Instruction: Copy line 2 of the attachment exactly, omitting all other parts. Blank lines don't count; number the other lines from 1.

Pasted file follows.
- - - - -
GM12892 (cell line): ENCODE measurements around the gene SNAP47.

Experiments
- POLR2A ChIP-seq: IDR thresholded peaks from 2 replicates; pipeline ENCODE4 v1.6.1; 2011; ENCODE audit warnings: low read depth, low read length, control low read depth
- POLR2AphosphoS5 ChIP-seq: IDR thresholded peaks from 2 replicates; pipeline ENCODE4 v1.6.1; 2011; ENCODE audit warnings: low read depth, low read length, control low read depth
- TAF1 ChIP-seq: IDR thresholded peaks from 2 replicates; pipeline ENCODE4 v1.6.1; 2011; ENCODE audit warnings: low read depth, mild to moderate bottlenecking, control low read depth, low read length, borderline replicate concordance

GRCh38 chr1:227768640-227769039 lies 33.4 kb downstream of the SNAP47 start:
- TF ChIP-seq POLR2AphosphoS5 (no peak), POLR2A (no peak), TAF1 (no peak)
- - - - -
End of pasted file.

Experiments